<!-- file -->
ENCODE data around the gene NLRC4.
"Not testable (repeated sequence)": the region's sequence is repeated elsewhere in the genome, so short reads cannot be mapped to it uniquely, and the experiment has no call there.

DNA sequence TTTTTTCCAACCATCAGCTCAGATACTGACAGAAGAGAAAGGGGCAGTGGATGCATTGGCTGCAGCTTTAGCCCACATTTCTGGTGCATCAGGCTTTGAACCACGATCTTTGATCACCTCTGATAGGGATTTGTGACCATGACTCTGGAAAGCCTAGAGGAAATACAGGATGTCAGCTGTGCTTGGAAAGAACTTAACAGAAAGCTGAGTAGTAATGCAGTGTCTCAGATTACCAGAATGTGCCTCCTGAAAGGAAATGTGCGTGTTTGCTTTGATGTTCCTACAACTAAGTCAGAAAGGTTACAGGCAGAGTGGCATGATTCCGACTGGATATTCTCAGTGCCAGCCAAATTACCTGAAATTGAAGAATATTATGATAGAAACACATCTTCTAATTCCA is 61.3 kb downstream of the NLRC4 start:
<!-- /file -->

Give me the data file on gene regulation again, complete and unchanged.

ENCODE data around the gene NLRC4.
"Not testable (repeated sequence)": the region's sequence is repeated elsewhere in the genome, so short reads cannot be mapped to it uniquely, and the experiment has no call there.

DNA sequence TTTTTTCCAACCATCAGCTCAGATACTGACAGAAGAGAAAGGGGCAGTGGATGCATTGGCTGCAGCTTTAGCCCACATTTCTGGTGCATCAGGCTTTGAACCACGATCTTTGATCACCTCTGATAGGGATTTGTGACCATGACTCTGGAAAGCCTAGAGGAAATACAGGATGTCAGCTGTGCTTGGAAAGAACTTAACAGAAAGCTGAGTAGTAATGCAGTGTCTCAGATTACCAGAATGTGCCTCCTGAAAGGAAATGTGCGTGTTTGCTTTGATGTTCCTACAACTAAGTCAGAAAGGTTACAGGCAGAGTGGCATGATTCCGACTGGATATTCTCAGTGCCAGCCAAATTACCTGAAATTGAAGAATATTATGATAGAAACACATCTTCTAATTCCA is 61.3 kb downstream of the NLRC4 start: